Also, I actually made a typo on the mortgage rate. It is 3.375 not 3.75. The rate makes me happy. The monthly payment of $4020 (includes P&I, taxes, and homeowners insurance) is what is scary. Once paid off, this drops to $1065 (taxes and insurance). That is what will I hope give me that comfort level I'm looking for.

As you note, telecommuting is a pretty sweet deal. It was one of the reasons I looked for someplace that I would really like and probably brought a bit more house that I otherwise might have. I knew I'd be spending lots of time in it and I would not have the commuting expenses that most people have. I also brought at the height of the really hot market and stupidly thought that real estate would never be a bad investment. Fortunately, I have not been burned as bad as some. I have lots of equity in the house and have never been under-water. Also the market around here is starting to rebound and things are not as dire in general as they once were. Some of this will sound like I'm just justifying my thinking but as I said I like living here. I make no apology for that. When we brought the place I jokingly told my wife that the only way anybody would ever get me out of here is feet first :-)

kronk:
Yep the iffy job situation is the potential fly in the ointment. My mental emergency job loss plan involves a few steps:
1.
look for another job and stay put - even if this works it will be a big step backwards since I doubt I will get near my current salary which means no more aggresively paying extra on the mortgage.
2.
If no job, make only required mortgage payments out of regular savings so as not to have any penalties for hitting retirement savings. The retirement saving penalty is not a big deal because if I am involuntarily terminated I believe there is no early withdrawal penalty for a 401k and I will be 59.5 soon enough anyway.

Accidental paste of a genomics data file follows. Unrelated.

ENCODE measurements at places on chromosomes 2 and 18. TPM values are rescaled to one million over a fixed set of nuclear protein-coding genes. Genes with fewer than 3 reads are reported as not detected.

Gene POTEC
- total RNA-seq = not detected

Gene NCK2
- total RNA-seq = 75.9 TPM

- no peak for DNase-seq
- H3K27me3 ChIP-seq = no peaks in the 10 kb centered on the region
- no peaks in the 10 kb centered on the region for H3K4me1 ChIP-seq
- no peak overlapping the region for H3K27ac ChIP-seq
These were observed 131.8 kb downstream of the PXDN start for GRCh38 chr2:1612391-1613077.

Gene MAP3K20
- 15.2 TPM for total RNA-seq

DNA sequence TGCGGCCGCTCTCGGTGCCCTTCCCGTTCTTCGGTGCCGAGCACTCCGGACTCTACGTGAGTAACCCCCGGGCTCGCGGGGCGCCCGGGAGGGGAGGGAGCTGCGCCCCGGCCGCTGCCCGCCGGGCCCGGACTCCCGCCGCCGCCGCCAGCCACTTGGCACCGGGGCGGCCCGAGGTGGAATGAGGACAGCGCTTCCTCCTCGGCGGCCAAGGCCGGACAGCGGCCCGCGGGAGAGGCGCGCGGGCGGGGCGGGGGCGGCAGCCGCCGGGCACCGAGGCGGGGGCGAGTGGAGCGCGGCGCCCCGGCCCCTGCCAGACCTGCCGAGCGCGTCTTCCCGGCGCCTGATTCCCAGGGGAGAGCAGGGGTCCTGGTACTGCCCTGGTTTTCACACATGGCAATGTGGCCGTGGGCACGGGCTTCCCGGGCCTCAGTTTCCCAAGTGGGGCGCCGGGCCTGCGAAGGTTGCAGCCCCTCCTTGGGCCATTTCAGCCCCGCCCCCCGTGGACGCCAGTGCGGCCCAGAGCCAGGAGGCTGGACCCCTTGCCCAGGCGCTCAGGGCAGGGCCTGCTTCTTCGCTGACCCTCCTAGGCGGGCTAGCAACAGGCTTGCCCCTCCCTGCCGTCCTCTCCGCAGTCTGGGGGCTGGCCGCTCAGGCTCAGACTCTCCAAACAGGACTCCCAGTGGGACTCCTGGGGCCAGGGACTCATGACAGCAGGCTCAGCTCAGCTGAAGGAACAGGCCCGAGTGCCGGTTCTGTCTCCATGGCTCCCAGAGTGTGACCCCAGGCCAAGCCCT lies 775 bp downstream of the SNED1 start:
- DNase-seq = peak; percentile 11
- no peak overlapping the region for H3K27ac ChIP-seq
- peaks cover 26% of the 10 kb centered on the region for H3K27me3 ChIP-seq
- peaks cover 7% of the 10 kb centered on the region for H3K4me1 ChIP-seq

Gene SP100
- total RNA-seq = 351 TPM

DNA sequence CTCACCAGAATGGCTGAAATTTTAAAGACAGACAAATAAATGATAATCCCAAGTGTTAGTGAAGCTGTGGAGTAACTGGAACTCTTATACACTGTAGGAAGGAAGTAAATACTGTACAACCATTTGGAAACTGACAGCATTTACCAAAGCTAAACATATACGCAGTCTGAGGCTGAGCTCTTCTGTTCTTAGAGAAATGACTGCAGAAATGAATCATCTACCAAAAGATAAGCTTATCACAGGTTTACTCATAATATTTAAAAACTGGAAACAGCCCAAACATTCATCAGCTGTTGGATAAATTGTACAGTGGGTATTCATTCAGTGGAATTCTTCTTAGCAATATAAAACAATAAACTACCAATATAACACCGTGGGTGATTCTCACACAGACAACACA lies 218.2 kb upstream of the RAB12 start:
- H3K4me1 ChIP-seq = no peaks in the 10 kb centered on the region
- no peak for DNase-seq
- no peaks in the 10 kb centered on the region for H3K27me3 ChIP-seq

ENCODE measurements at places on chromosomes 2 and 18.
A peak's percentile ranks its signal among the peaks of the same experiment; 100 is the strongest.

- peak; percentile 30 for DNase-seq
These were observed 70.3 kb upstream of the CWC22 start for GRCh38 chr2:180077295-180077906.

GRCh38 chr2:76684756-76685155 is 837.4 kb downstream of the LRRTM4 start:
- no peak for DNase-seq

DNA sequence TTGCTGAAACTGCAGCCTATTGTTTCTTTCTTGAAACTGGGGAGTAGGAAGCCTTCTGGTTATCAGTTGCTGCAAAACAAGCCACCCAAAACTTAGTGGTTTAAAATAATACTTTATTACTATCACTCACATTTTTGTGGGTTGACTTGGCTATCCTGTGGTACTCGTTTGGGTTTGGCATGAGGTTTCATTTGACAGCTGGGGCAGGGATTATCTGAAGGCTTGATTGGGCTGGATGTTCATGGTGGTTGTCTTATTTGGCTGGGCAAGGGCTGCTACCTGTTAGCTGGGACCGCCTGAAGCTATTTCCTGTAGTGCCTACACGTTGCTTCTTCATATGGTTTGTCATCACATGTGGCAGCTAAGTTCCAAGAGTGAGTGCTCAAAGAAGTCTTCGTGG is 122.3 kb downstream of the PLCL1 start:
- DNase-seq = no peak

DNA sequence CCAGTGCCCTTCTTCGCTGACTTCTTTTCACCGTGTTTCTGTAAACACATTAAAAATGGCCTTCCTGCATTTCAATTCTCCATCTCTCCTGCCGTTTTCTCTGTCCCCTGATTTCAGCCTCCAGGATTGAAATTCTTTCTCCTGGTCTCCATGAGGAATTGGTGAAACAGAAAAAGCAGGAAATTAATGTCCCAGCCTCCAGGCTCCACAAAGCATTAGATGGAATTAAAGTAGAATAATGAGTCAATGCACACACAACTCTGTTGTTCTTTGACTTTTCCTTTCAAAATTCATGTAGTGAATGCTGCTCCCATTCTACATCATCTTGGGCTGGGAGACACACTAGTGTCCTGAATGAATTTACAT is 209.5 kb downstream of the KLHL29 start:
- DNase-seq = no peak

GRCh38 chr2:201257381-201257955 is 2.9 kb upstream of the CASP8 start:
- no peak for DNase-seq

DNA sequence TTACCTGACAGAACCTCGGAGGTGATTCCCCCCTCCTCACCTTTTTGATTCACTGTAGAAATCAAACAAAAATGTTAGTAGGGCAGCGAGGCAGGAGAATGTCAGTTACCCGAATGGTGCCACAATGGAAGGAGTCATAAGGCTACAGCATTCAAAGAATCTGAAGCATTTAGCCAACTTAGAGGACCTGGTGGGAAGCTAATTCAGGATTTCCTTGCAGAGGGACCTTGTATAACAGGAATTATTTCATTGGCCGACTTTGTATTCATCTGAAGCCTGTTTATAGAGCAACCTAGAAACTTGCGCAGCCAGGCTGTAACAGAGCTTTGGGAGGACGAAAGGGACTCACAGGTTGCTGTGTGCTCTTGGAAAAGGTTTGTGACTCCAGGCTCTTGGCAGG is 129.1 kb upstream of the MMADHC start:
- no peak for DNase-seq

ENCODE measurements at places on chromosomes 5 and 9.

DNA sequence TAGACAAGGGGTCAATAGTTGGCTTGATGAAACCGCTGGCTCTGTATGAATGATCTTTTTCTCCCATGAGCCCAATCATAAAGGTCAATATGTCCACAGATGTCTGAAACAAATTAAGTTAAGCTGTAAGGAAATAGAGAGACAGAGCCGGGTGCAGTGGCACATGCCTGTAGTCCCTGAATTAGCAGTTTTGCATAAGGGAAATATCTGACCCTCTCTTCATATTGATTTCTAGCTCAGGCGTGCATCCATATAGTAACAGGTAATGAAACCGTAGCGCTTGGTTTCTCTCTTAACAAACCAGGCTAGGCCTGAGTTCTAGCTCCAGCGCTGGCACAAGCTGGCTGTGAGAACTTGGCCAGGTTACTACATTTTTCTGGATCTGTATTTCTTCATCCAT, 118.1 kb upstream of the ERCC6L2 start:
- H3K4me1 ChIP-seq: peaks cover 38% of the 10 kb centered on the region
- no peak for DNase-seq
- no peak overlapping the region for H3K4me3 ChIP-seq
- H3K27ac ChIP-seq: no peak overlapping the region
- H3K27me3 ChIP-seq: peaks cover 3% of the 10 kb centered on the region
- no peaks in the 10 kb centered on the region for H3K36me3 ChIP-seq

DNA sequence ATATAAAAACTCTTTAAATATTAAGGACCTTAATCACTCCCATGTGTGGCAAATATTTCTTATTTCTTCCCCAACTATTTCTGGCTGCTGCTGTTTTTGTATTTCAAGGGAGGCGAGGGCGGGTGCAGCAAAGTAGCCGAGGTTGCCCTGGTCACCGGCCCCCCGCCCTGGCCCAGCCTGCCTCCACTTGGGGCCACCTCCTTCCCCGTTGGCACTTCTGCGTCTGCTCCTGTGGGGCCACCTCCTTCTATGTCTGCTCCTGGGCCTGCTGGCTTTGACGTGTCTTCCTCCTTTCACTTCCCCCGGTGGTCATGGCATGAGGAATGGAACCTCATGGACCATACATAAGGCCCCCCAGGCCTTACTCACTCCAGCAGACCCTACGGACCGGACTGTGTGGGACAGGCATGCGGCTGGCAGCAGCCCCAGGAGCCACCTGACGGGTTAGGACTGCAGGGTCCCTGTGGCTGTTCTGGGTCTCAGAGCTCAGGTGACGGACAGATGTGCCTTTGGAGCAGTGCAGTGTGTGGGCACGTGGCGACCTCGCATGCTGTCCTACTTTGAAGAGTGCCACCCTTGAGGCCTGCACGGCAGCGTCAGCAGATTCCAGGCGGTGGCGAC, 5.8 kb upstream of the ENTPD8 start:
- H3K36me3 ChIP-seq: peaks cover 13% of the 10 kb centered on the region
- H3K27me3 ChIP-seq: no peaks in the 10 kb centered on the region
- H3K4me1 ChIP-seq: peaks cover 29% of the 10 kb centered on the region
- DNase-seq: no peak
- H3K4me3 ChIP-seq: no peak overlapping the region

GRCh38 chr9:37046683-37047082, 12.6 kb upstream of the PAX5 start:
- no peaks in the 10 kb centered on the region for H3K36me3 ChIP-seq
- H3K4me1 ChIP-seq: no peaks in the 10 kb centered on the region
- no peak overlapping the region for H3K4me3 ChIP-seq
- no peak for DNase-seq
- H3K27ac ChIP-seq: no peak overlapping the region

3.
Do the above for one year while taking any side jobs/part time jobs/ pizza delivery/lawn mowing etc then evaluate investments and decide if the house should go on the market or if I can hold out longer.

That's basically then plan.

kats:
Yep, the pension is a nice hedge and I know deep down inside is what will make this all possible if it works out. There is one potential hiccup with that. Since I am not 65 if the company paying the pension goes belly-up I will lose it until I am 65 and then get it back from the government fund that takes over defunct private pension plans. Fortunately the odds of that are pretty low but it is not impossible. Heck even government worker pensions seem to no longer be sure things. I also agree with you about the 30 year term. I could probably do a refi down to 200k and at 3.375 with a 30 year term my payment would drop by 2071. That too would make it possible to stay here. Unfortunately I would lose that option if I lost the job so it is something I would have to do first. I guess at some level its almost like rolling the dice isin't it?

Anyway thanks again to all. I just love this forum.
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Old 04-24-2014, 11:34 AM   #13
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Hi, back again. Still have my job. I am making a move on the mortgage. Current balance is down to 293k. I am doing a cash-in refinance at 275k for 10 years. This will lower my monthly payment by approximately $314. My intent is to continue to send the same amount (or more) that I am sending in now. This will allow me to pay it off at least 6 months earlier. I am (more) realistically looking at being done in about 3 years now (maybe even a little less). What made this possible is a refinance program from Third Federal Savings. They have a 10 year refi at 2.89% with a fixed closing cost of $295. The only extra is for Floridians (like me) that have to pay a special mortgage tax (will cost me about $1500). So far things are progressing according to some semblance of a plan. Hope it continues!